# P5 Quiz

Flashcards by harry.vinall, updated more than 1 year ago Created by harry.vinall almost 7 years ago
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GCSE Physics (P5) Flashcards on P5 Quiz, created by harry.vinall on 06/02/2014.

## Resource summary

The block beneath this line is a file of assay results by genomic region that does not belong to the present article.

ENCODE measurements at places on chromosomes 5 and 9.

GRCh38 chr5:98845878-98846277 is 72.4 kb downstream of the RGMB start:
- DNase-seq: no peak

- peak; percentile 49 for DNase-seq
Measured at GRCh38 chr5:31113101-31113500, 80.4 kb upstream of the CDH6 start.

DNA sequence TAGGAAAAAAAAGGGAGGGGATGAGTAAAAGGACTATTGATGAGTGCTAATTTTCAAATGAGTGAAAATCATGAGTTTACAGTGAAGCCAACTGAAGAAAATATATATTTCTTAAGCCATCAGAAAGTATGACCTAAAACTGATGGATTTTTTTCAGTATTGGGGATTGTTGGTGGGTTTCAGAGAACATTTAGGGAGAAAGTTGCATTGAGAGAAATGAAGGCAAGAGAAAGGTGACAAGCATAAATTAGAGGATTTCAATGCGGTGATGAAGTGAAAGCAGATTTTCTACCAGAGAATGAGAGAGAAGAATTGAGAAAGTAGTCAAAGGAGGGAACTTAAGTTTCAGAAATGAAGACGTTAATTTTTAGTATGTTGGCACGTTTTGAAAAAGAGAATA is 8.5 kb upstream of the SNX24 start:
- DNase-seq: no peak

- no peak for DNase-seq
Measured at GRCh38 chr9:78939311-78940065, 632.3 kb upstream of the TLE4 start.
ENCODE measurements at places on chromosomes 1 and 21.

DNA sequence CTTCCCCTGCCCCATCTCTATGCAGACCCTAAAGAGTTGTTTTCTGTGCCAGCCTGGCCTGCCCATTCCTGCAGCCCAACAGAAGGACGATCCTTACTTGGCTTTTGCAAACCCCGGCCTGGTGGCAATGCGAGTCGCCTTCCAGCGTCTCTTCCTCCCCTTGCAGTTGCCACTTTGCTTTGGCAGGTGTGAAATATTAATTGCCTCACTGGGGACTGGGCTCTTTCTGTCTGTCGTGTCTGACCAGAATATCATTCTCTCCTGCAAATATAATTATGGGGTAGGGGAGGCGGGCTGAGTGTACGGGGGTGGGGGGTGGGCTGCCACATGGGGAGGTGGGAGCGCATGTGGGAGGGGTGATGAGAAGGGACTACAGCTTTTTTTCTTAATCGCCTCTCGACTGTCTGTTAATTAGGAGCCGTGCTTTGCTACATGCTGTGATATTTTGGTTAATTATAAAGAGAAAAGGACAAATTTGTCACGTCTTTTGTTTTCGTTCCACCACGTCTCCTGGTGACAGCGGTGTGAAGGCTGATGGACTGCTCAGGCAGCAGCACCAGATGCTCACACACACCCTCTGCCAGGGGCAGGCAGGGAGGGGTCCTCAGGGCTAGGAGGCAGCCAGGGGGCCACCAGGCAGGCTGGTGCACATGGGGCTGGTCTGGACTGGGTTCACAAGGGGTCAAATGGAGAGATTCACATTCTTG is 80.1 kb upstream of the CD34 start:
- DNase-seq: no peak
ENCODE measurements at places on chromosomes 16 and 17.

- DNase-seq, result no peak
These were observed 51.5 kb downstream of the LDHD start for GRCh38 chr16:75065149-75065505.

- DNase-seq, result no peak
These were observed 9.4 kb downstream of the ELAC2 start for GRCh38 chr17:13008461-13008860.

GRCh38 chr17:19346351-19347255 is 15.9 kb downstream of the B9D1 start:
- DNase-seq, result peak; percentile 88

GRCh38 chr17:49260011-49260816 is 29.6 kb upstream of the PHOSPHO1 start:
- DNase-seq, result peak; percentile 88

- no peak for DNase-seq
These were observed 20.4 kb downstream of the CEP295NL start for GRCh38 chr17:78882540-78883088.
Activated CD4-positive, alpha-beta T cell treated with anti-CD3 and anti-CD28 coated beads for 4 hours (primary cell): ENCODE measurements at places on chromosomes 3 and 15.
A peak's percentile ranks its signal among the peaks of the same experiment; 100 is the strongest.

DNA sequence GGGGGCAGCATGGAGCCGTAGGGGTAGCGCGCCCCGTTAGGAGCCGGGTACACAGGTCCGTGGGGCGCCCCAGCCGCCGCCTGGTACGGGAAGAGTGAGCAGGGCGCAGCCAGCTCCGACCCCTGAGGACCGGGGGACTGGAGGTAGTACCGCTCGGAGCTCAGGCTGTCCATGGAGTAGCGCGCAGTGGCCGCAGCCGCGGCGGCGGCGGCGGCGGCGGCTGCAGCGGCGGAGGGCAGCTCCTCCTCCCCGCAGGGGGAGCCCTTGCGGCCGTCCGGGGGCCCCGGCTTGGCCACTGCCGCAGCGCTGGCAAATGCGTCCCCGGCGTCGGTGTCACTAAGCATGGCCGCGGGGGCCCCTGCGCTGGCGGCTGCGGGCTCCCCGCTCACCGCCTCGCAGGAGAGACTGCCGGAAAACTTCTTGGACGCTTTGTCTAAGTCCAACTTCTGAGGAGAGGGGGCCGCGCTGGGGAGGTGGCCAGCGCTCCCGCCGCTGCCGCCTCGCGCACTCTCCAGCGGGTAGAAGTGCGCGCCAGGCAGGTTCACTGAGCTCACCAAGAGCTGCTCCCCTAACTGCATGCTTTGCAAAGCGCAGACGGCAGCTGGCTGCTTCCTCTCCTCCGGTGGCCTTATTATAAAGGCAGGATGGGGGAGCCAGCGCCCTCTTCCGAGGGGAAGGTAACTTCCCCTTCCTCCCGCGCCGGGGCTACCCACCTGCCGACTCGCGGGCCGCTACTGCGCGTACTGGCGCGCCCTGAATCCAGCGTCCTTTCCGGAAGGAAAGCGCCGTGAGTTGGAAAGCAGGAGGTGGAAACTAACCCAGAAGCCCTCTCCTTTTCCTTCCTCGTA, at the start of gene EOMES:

Question Answer What is an electrostatic force? A force caused by positive and negative charges. How do charges behave? Two charges which are the same will repel; different charges attract. How are electrons held in place? How can friction affect this? By electrostatic forces between the positive nucleus and the negative electrons. The further the electron is from the nucleus the weaker the force. Sometimes some of the outer electrons can be removed by rubbing. The two rubbed objects will become oppositely charged. Why does lightning occur? Charge is built up by friction in the clouds. When it becomes large enough to break down the insulation of the air the charge flows between the cloud and the earth. The release of energy appears as a flash of light. This is an example of electrostatics. What makes a good conductor? Give an example of a good and bad conductor. If the outer electrons are loosely held and can move around freely then it will be a good conductor, these are known as free electrons. Good: metal. Bad: plastic. What is an electric current? The rate of flow of electrons carrying a negative charge. Why is charge conserved but energy used up in a circuit? Energy is transferred to components but the electrons have a continuous push from the power supply which keeps them flowing. What is the purpose of the power supply? To push the electrons around the circuit, the greater the power the faster they will flow. What does a voltmeter measured? The amount of energy transferred at a particular point in a circuit, measured in volts. Complete the statement: In an electric circuit charge is 1 and energy 2. 1: conserved 2: transfered What is potential difference? What is one volt in terms of this? The difference in energy per charge either side of a component. For example charges before a lamp will have more energy than charges on the other side as energy will be transferred to the lamp. The potential difference between two points is one volt if one joule of electrical energy is transferred to another form of energy when one unit of charge passes between the two point. What is a variable resistor? A device that allows you to vary the amount of resistance in a circuit by moving a slide or rotating a knob so that more or less resistance wire is connected to the circuit. Resistance is a measure of how much a conductor opposes a current and is measured in ohm. The better the conductor the lower the resistance. Use an equation to describe the relationship, voltage and current? resistance= voltage/current What is Ohm's law? That the resistance is equal to 1/ the gradient of a graph of voltage against current. This means that the current-voltage relationship across a metallic conductor is directly proportional. Describe a series circuit. Include information about current, voltage and resistance. What happens if you double the number of cells? In a series circuit components are connected in one line, there is only one route around the circuit. If one component fails, i.e. if the circuit is broken in one place, the whole circuit will fail. The current is the same everywhere in a series circuit, as there is only one path through the circuit which all the charge has to follow. In a series circuit the supply voltage, or potential difference, is shared between the components. This means in a series circuit we can find the total voltage supplied by finding the sum of the voltages at each component. Since the current is constant the resistance and the voltage depend solely on one another within each component. This means that if the resistance of one component is double that of another the voltage will also be doubled over that component. If the resistance in the whole circuit is increased, the current will be smaller. Increased resistance means the whole battery has to do extra work which means the charges will flow slower. If the number of cells in a circuit is doubled the voltage will be doubled and the resistance will stay the same, so the current also doubles. Much of this can be worked out using the formula Resistance = voltage/current. What is a series circuit? Include information about the current and voltage. When components, connected in parallel, are each connected separately to the power supply. This means if one component fails the other components will continue to gain energy. The current is shared between the different branches and the total current is equal to the sum of the currents in the circuit. Each branch is supplied with the full voltage. What is a thermistor and a LDR? Thermistor: semiconductor device in which resistance changes with temperature. In the most common thermistors the resistance decreases as the temperature increases. They can be used with a thermostat to control temperature. LDR: light dependent resistor is similar but in a LDR the resistance varies with the amount of light falling on it. The darker it gets the greater the resistance. This can be used to switch on street lighting when it gets darj. What symbol is used for a thermistor? What symbol is used for a LDR? What happens to the resistance of metals as the temperature increases? Why? As the temperature increases the positive ions in the metal have more energy and move more. The free electrons jiggle about more and so there overall speed decreases. Therefore the resistance increases. In practice how do LDRs and thermistors work? The extra heat or light energy provides more free electrons, therefore there is a greater rate of flow. Their resistance therefore decreases as the current increases. What is a magnetic field? A space in which a magnetic force acts. What happens when there is relative movement between a coil of wire and a magnet? A voltage is induced and a current flows How can the current and voltage be increased during electromagnetic induction? By using a stronger magnet; by using more coils; faster relative motion; using an iron core. How is visualising a magnetic field using magnetic field lines helpful? It can be used to explain induced voltage, the field lines need to cut through the electrical conductor to induce a voltage. The greater the rate at which the field lines are cut, the bigger the voltage induced. What is an alternating current and why is it produced? When the direction of the current changes at regular intervals. The number of times it changes in a second is measured in Hz. A frequency of 1 Hz means it changes direction once a second. It is produced because as the coil spins in a uniform magnetic field different parts of the magnet are subject to different p.d. at different points. When the position is reversed a negative p.d. is produced. This results in the alternating current, the frequency will be the same as the frequency of the rotating coil that induced it. What is the magnetic effect of a current? As a current flows through a wire it produces a magnetic field. What is the motor effect? When a current flows through a wire in a region where there is another magnetic field the wire experiences a force and moves. The biggest force is felt when the magnetic field and the current are perpendicular. A motor uses the motor effect but is assembled so the force gives continuous rotation. It is like a generator in reverse. The coil is connected to a power supply and a force is produced that makes the coil turn. Explain why the motor effect works. The magnetic field around the current-carrying wires and the magnetic field of the permanent magnet combine. The fields reinforce each other above the wire and cancel out below the wire. This makes it turn. This happens to each long side of the coil in the motor. This means one side up and one side is pushed down making it turn. What is a split ring communicator? How is it used in a motor? A metal ring split into two halves. The fixed communicator swaps contact with the coil swaps contact with the coil to reverse the current through the coil. This happens each half cycle and ensures the turning effect is always in the same direction and the coil rotates continuously. What is inside a transformer? Two copper wire coils: a primary coil- which the current is fed into- and a secondary coil which is connected to the appliance. These have an iron core inside and surrounding the coils. What is a step up transformer? When the primary coil is smaller than the secondary coil the voltage supplied increases. What is a step down transformer? When the primary coil has more turns than the secondary coil the voltage is reduced. How does electricity flow from the primary coil to the secondary coil when they are not connected? The a.c. voltage in the primary coil creates an ever-changing magnetic field around it. The magnetic soft iron core channels the field through the secondary coil, this changing magnetic field cuts through the secondary turns and an a.c. voltage is produced across the ends of the secondary coil. What is the relationship between voltage in the primary and secondary coils and the number of coils? (voltage across primary coil/ voltage across secondary coil) = (number of turns in primary coil/ number of turns in secondary coil) What is d.c.? Direct current; it flows in only one direction Why is an alternating current good? Their generators produce more power than any other forms of electricity production. Another advantage of the generators is that a large amounts of fuels can be used to turn the turbines. Transformers only work with a.c. Why is electricity transferred at high voltage? Less energy is lost What is the equation for electrical power? Power= voltage x current